Thomasville Times Enterprise

January 17, 2014

Georgia Ag Forecast set in Bainbridge

Clint Thompson
University of Georgia, College of Agricultural and Environmental Sciences

TIFTON — Row crops are the heart of agriculture in Bainbridge, Corn, peanuts, cotton and soybeans are what producers grow most in this southwest Georgia city, located just minutes from the Florida stateline.

 This year’s forecast for these crops will be among the topics of discussion at the Georgia Ag Forecast seminar set for Bainbridge on Jan. 30. Industry leaders, financial consultants and farmers in southwest Georgia will have an opportunity to learn more about the latest trends developing across the agricultural landscape from University of Georgia experts.

 Check-in at the Cloud (Decatur County) Livestock Facility is at 7 a.m. with breakfast beginning at 7:30 a.m. The seminar will follow from 8 a.m. to 9:30 a.m.

 “Bainbridge is a good location for the southwest corner of the state. Each region has some uniqueness to it in terms of productivity, types of soils, environmental and markets. Bainbridge is certainly a big area in terms of water resources, irrigation and having corn,” said Nathan Smith, an agricultural economist with the UGA Extension. Smith will serve as a guest speaker during the morning meeting.

 According to the UGA Farm Gate Value Report, Decatur County was fourth in the state in corn production in 2012 at $22.6 million in value. The revenue was generated off 13,000 acres. However, due to increased acreage across the state last year, corn is expected draw lower prices, according to Smith.

 “We’ve already seen corn in a decline, as far as price goes. It’s been a downward trend. I think there’s opportunities on the demand side (however) to see demand grow because of the lower prices,” Smith added.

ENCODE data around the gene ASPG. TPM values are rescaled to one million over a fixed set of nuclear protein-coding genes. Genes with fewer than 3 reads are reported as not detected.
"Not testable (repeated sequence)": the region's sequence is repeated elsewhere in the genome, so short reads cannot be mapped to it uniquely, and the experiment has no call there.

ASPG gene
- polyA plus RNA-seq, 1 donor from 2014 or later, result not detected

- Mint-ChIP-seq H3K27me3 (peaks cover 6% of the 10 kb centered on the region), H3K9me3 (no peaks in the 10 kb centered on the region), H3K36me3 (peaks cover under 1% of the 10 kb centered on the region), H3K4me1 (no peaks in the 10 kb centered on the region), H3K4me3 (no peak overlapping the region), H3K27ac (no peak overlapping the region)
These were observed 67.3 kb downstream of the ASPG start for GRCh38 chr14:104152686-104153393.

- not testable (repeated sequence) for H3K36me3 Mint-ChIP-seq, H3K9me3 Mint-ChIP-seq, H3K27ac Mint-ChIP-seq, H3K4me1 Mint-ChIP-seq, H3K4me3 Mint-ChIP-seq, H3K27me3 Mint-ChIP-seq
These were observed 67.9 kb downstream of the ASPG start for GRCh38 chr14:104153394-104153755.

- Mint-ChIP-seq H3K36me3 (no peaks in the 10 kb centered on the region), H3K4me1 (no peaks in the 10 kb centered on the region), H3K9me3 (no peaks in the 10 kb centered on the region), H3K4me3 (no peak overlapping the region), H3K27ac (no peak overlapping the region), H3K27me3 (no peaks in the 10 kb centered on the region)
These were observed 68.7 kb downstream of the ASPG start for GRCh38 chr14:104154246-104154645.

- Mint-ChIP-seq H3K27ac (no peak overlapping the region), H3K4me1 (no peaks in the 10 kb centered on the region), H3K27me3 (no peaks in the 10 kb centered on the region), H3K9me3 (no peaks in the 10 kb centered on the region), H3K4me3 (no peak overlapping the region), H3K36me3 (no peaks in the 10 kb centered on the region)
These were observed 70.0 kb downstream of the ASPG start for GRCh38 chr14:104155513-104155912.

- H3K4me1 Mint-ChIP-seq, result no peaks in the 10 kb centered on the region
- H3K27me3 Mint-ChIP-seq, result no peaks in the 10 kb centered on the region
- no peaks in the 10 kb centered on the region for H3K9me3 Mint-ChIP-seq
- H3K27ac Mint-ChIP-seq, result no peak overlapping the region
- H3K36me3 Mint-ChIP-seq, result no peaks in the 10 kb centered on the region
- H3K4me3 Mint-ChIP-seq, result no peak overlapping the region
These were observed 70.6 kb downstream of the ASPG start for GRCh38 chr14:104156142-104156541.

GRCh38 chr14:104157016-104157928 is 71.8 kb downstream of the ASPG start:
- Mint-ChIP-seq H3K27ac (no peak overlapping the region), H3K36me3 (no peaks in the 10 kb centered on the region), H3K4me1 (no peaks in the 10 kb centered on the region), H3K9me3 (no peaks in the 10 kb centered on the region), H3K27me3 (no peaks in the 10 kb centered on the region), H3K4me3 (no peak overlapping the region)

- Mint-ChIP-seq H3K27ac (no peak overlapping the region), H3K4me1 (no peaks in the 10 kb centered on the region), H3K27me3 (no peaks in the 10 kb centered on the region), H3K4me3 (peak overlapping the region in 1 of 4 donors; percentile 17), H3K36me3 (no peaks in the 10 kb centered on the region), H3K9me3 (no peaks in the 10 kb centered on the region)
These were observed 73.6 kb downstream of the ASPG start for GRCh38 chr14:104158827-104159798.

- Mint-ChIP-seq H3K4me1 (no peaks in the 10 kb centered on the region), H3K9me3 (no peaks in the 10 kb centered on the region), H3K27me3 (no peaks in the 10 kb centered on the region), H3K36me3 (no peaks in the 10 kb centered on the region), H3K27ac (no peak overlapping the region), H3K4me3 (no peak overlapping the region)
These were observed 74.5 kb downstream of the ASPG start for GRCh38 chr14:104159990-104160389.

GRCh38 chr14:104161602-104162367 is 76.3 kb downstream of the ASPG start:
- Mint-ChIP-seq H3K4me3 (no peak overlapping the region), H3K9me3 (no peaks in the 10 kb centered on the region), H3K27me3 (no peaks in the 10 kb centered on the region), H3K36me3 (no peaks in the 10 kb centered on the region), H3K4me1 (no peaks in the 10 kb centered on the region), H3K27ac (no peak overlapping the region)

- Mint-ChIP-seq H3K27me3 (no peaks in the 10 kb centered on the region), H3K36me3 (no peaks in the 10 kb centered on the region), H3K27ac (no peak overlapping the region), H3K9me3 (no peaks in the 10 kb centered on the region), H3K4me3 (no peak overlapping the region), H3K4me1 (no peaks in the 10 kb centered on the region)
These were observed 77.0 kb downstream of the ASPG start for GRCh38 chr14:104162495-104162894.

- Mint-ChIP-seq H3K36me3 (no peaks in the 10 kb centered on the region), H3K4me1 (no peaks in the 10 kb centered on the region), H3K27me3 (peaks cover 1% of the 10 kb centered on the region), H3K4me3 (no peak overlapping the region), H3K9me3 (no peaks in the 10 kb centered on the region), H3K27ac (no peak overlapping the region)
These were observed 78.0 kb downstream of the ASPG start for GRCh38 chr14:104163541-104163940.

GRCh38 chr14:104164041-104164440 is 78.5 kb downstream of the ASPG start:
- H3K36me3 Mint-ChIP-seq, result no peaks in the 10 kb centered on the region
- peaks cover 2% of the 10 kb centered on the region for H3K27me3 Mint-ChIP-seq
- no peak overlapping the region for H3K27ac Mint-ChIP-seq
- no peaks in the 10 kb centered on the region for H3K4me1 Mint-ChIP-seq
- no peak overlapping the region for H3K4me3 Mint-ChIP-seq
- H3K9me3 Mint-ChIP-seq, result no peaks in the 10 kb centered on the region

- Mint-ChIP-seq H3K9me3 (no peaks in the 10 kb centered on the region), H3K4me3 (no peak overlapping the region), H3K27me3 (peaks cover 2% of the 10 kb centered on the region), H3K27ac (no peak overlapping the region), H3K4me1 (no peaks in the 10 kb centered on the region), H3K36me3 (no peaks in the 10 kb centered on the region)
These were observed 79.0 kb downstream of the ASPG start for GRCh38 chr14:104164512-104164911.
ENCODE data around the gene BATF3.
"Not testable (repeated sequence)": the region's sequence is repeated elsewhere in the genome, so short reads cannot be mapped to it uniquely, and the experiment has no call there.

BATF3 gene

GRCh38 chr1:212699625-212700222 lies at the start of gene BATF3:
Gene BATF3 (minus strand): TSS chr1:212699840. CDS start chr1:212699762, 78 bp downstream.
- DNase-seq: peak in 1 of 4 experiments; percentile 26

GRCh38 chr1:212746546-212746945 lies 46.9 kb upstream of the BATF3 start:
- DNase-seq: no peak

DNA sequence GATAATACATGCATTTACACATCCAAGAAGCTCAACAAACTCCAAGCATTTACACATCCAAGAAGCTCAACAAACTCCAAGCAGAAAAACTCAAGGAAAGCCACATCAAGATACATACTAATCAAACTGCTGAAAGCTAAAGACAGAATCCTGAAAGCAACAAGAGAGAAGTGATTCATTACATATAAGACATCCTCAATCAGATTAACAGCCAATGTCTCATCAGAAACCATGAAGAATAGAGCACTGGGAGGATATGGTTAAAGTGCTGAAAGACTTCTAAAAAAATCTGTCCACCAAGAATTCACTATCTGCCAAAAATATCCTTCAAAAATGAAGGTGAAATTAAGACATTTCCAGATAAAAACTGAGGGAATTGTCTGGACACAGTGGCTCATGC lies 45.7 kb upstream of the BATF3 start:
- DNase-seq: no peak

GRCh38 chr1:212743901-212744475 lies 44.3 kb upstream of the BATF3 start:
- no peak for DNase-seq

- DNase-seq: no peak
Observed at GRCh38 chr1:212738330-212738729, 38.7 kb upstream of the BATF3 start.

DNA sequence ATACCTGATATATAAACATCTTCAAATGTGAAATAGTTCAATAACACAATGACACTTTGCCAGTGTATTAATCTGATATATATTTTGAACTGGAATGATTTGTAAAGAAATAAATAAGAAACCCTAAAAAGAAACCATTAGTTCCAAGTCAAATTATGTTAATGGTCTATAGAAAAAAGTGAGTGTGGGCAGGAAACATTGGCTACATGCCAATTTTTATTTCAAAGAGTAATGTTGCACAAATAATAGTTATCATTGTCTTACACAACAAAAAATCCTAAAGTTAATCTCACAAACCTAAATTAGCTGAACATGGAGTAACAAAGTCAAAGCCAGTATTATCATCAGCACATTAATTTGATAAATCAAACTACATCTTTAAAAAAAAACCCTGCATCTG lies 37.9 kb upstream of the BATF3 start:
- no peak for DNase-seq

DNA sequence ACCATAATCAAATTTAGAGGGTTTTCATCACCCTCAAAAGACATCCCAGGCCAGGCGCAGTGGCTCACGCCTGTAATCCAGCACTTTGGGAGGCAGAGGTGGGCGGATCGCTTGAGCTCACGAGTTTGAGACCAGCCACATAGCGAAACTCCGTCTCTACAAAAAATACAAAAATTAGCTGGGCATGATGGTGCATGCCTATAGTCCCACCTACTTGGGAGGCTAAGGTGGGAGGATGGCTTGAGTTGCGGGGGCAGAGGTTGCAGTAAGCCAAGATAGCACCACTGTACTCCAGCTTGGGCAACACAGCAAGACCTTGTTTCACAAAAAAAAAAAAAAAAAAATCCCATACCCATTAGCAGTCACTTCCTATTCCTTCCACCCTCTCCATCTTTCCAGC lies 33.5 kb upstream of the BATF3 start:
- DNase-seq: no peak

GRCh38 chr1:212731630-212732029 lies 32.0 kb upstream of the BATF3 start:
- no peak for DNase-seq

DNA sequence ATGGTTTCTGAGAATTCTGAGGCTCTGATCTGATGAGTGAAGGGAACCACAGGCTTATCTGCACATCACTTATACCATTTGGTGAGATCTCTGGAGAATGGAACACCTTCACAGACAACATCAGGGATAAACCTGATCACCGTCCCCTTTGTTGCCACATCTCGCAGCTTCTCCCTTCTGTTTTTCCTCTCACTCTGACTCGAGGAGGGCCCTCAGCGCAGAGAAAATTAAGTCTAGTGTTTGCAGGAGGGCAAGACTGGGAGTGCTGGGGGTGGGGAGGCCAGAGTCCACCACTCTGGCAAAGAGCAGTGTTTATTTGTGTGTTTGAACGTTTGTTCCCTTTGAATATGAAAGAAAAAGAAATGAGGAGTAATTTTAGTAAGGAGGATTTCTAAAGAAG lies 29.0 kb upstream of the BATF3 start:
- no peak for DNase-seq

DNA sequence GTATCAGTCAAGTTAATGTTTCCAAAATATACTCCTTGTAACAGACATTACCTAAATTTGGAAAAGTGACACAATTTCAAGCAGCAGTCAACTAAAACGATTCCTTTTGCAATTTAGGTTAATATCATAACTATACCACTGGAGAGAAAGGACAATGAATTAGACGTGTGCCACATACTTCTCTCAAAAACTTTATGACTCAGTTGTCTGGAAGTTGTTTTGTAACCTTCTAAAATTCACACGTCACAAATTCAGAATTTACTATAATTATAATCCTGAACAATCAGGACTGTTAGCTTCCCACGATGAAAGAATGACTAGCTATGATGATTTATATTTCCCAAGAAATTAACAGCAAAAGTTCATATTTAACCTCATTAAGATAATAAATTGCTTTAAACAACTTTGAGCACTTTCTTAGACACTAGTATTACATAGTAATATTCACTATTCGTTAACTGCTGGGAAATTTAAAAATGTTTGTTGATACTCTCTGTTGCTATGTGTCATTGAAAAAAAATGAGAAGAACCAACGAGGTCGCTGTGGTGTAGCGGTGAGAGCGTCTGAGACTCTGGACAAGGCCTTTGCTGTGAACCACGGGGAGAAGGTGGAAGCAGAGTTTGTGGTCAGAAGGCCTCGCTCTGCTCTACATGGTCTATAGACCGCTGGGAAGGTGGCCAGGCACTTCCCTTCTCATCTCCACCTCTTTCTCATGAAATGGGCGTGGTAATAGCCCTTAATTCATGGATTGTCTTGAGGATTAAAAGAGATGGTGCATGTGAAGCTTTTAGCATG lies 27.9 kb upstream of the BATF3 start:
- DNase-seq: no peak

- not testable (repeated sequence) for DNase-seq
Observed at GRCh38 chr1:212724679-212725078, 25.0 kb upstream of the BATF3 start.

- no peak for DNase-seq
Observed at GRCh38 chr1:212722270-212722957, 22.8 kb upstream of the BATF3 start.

This will mark the second year the Ag Forecast series has visited southwest Georgia. The event is designed to provide agricultural industry personnel with information about the upcoming season and what to expect from the different commodity markets.


The UGACollege of Agricultural and Environmental Sciences, Georgia Farm Bureau and the Georgia Department of Agriculture sponsors the annual seminar series. Last year almost 1,000 business people, farmers and community leaders attended the events.


Each year the six half-day programs bring together agricultural economists and economic development experts from around the state to give producers and business owners a preview of what they can expect from the market in the coming year.


“This meeting helps them in planning and  outlook information. It gives them the opportunity to have that information to factor into the decision making in what to grow and how much they’re going to dedicate on their farm to certain crops or commodities,” Smith said. “What are the potential risks that could be faced this year, particularly marketwise?”


Registration for the seminar series, which begins Jan. 24 in Macon, is open at